She tried hard to assure herself that she's not a dissident. Not a rebel. The way she keeps telling herself that annoys me a little, but I think that's how the author made us know the struggling in Becca's mind.
When finally she accepted what she is, she still struggling in taking action. But I could see that she develop in this story.
I like her relationship with Jake, how she saved him, but beneath it all turned out Jake also has reason behind it, revenge.
But what I love the most actually is her relation with her mom, they used to be close, then she confused whether to trust her mom or not. But in the end, she still stands up for her mom. I admire Becca for that.
The book ends with cliffhanger and it would make us wonder what gonna happen in book two.
(reviewed long after purchase)

Review by: Mandie Mims on Jan. 05, 2013 :
The Torturer's Daughter is the gripping, fast paced tale of Becca, a teenager trying to navigate the dangerous water's of a totalitarian society. When her best friend's parents are arrested by the same organization Becca's mother works for, Becca uncovers some startling secrets and must make a choice between what she knows is right and the life she has always known.

This book is a quick read, mainly because once you start you won't be able to stop! The only disappointment was in how quickly this amazing book was over!
(reviewed long after purchase)

Review by: brandy mcdonald on Dec. 27, 2012 : (no rating)
The Torturer's Daughter by Zoe Cannon
I loved this book. This has not been a style that I loved and then along came The Hunger Games....Zoe Canon is satisfying my need for an answer to that trilogy being complete. The conflict between Becca and her mom resonates to all moms and daughters and the struggle for Becca between right and wrong, the known and unknown, and friends and family are common struggles for us all. A great read. Looking forward to the next one. (
(reviewed long after purchase)

Review by: brandy mcdonald on Dec. 27, 2012 :
The Torturer's Daughter by Zoe Cannon
I loved this book. This has not been a style that I loved and then along came The Hunger Games....Zoe Canon is satisfying my need for an answer to that trilogy being complete. The conflict between Becca and her mom resonates to all moms and daughters and the struggle for Becca between right and wrong, the known and unknown, and friends and family are common struggles for us all. A great read. Looking forward to the next one. ( B McDonald)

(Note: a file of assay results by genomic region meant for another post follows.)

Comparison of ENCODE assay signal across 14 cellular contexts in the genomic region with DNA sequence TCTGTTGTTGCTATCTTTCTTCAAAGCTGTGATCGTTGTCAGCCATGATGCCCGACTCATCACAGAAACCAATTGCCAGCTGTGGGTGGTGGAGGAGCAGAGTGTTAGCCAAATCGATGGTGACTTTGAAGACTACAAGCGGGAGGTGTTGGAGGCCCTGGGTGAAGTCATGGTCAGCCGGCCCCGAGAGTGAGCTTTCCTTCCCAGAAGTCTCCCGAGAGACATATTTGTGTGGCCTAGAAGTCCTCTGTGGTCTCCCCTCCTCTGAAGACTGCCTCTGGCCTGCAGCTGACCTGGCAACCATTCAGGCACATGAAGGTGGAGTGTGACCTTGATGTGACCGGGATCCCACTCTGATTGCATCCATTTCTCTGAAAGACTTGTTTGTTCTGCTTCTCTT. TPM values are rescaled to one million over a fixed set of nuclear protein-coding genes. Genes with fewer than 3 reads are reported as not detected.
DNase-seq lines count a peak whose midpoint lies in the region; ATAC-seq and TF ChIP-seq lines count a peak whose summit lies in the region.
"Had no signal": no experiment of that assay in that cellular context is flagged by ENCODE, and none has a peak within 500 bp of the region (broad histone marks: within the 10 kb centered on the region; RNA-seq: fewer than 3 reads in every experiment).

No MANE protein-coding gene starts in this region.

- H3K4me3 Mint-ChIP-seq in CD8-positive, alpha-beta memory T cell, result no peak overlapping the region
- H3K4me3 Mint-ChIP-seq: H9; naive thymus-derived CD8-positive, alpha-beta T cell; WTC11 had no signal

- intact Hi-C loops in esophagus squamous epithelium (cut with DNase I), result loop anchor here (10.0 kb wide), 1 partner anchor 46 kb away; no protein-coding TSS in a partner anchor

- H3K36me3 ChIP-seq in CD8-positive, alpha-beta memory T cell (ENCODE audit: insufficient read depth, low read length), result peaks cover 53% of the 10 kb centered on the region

(reviewed long after purchase)

Review by: L Schwarzman on Dec. 21, 2012 :
This is one of the best books I've read in a long time. I couldn't put it down. When Becca is called to get her friend out of Processing 117 she is thrown into a whirlwind of confusion. As she tries to help her friend, she realizes that she is against everything the new government, and her mother, stand for. This story takes on a life of its own and quickly becomes the book you just can't put down. I will definitely be looking for more books by This author and can't wait to share this book with my own kids. ( )
(reviewed long after purchase)

Review by: L Schwarzman on Dec. 21, 2012 :
This is one of the best books I've read in a long time. I couldn't put it down. When Becca is called to get her friend out of Processing 117 she is thrown into a whirlwind of confusion. As she tries to help her friend, she realizes that she is against everything the new government, and her mother, stand for. This story takes on a life of its own and quickly becomes the book you just can't put down. I will definitely be looking for more books by This author and can't wait to share this book with my own kids. ( )